By far the pinnacle of the record is "Black Banners in Flames", a menacing thrasher of a track that allows for some relent in the ferocity stakes to apply some melody to create that aforementioned menace. Otherwise I feel that I have had a sub par meal at a restaurant. The chefs are perfectly competent (no Michelin stars here though folks) and the ingredients are all of reasonable quality, sourced responsibly enough, but there's little attempt at seasoning and so everything just seems bland. It sounds like the vocalist is holding this together really. Swinkel's performance on all tracks is obviously a notch up from his band mates' which is a shame because he deserves better really.
Painfully, I streamed the version with two bonus tracks on, which didn't help me digest this any better. That having been said "Priest Hunt" is way stronger than most of the regular tracks available here.
2/5 (2019 is not starting well)
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At the start of pulling this list together I had thought it to have been a "light" year for BM releases. It was only when I got into compiling my "Best of 2018" that I realised it had in fact been quite a good year. 2018 in BM saw the return of some well established acts, some of them doing what they have always done well whereas others took to the recording studios minus long standing members. When all is said and done, I think it all turned out rather well.
It is a Top 10 folks and sadly not everyone has a place, so appreciative nods in the general direction of:
Shining "X-Varg Utan Flock"; Alghazanth "Eight Coffin Nails"; Summoning "With Doom We Come"; Varathron "Patriarchs of Evil" and Watain "Trident Wolf Eclipse".
10. Panopticon "The Scars of Man on the Once Nameless Wilderness I & II"
By far the latest release on the list in terms of me catching up with it. Usual atmospheric BM goodness on disc 1 and not too shabby folk/bluegrass/dark americana on disc 2. Does grow on me the more I listen.
9. Wallachia "Monumental Heresy"
A recent revisit to this album boosted it into the list. Those lush orchestrations supply a great foundation to those tremolo riffs and acoustic passages throughout "Monumental Heresy". Nice work.
8. Wiegedood "De Doden Hebben Het Goed II"
Aggression is the name of the game here, as death and anger are thrust at you from every corner. Can pass you by completely if you don't give it proper attention, and doing so will reap rich rewards as there is so much going on here beneath the surface.
7. Die Kunst Der Finsternis "Queen of Owls"
Another fine slab of vampiric, gothic and horrific BM from Sweden's finest lord of the night. This truly is the art of darkness at work right here.
6. Craft "White Noise and Black Metal"
Dodgy record title aside, Craft return with a real class release some seven years after their last outing. Catchy and scathing at the same time, the Swedes fifth full length make it two back to back releases from the country of IKEA into my top 10.
5. Drudkh "They Often See Dreams About the Spring"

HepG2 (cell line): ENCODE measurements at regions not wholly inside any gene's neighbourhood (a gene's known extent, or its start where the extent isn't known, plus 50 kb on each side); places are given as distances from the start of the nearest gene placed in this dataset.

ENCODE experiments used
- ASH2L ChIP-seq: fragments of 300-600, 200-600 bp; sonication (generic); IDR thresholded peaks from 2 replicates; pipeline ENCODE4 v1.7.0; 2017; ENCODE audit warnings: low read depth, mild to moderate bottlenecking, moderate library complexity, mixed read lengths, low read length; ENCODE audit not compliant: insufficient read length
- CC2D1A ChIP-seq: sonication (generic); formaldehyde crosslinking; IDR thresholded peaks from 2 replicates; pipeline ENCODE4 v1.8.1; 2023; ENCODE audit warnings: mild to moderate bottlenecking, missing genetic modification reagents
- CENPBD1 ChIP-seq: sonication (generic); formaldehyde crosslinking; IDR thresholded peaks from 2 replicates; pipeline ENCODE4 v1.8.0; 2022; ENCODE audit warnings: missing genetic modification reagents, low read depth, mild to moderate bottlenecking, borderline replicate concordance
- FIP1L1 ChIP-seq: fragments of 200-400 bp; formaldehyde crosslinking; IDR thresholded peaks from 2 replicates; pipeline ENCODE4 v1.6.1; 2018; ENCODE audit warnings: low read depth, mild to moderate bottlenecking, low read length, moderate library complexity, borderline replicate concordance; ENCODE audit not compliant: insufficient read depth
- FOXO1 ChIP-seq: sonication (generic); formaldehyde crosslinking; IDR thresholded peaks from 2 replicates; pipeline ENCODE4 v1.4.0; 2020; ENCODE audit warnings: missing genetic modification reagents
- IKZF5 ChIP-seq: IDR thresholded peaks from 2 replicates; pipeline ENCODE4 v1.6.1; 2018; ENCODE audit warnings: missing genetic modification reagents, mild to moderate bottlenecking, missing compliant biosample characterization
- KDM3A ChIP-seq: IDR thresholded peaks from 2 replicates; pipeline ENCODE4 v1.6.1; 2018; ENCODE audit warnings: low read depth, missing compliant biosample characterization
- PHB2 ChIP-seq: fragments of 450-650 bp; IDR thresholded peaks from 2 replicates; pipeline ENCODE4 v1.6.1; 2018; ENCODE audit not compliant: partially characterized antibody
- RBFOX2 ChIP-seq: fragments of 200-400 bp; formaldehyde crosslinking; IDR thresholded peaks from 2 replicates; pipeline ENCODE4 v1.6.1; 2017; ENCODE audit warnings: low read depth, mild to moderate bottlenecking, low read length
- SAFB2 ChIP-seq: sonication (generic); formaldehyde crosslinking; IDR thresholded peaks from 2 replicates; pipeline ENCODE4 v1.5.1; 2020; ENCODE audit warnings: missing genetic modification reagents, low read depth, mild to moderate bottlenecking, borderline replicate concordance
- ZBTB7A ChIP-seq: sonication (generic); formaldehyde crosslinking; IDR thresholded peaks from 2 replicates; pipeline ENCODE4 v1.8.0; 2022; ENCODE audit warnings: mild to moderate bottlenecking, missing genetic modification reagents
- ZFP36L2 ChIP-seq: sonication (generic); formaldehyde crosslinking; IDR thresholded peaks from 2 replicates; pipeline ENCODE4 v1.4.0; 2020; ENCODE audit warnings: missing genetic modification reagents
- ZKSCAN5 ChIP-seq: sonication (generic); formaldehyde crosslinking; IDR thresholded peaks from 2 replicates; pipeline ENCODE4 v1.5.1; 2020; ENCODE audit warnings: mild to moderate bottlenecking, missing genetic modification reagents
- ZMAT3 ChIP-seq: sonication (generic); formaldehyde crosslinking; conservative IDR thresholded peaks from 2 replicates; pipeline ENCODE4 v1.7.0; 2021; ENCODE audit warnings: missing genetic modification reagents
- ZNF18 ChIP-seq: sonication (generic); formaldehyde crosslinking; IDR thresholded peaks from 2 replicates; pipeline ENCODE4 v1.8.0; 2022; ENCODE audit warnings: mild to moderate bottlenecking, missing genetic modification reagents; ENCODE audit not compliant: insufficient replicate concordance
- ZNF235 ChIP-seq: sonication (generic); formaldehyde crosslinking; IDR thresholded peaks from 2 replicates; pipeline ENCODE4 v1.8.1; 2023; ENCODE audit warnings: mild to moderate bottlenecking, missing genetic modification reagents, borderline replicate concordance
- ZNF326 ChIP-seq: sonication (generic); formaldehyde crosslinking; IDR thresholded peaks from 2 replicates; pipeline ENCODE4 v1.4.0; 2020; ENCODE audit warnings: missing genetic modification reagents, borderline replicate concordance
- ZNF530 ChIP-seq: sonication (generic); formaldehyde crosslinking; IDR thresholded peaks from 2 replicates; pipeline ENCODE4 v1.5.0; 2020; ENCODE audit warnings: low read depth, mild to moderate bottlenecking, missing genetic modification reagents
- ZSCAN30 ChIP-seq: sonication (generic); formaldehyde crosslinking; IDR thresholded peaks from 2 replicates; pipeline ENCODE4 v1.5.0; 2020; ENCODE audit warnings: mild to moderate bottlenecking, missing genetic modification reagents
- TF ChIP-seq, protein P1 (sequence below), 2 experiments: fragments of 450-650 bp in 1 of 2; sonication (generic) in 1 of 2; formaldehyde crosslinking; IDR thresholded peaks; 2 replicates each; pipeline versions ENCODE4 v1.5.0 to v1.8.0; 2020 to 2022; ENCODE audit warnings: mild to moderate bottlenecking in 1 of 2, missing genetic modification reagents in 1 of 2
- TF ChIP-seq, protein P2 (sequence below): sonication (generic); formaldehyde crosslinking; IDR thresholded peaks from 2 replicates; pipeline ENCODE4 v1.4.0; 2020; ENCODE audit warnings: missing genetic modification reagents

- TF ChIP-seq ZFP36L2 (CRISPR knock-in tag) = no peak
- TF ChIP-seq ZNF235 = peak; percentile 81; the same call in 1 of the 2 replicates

Still no bad releases from Drudkh after 15 years of atmospheric BM. The atmosphere is just as prevalent as ever on release number 11, built into the intelligent song structures and mature riffing and growling we have all become ever so familiar with. There is just no getting away from the feeling of vastness on this record as it swallows you up track by track. Sadly this is also its main flaw as the attention required to fully enjoy this is a little too intense for my aged metal brain, otherwise it could have placed higher.
4. Immortal "Northern Chaos Gods"
Abbath who? I mean this is one the most Immortal sounding Immortal albums ever, right? Showing Demonaz as the real songwriting force behind Immortal, "Northern Chaos Gods" is just chock full of FUCKING RIFFS MAN! I mean play this in a dark room, get up to switch the light and you will trip over at least 4 riffs whilst trying to get to the light switch! They have song called "Blacker of Worlds" on here, I mean if that doesn't get your average corpse paint laden BM teenager wet then there's no hope for humanity.
3. Marduk "Viktoria"
Ok, this caught me completely off guard. I mean, pants down, around the ankles, pooing in a bag, in a forest in hi-vis work gear - caught off guard! Now I have stopped shitting in the woods like some giant luminous bear I am just having the time of my life listening to the short, sharp yet thoroughly enjoyable blasturbation of Marduk. Cold and melancholic melodies swirl throughout the album and fill your head like for days afterwards.
2. Sargeist "Unbound"
Another band that simply can do no wrong in my book is Sargeist. I am at the point now where I listen to each new release with trepidation, just in case this is the one that drops a bollock the weight of Finland itself as the band have decided to go all Euro Pop! Thankfully, "Unbound" is most definitely not Euro Pop. It is a furiously trve representation of Sargeist's traditional sound that is complemented superbly by melodic stylings from a largely new and reinvigorated line up. No Sargeist entry at Eurovision this year folks!
1. Winterfylleth "The Harrowing of Heirdom"
So, controversially not an actual BM record but most definitely a release by a BM band. I can't quite put into sufficient wording just how much I enjoy this record of acoustic storytelling. I sing along to every line, I get teary at every lush piece of instrumentation and atmosphere and I smile content as a Bond villain at every warm tone that washes forth from my speakers/headphones. An earthy, emotional and endearing experience that sits proudly atop of my list for 2018.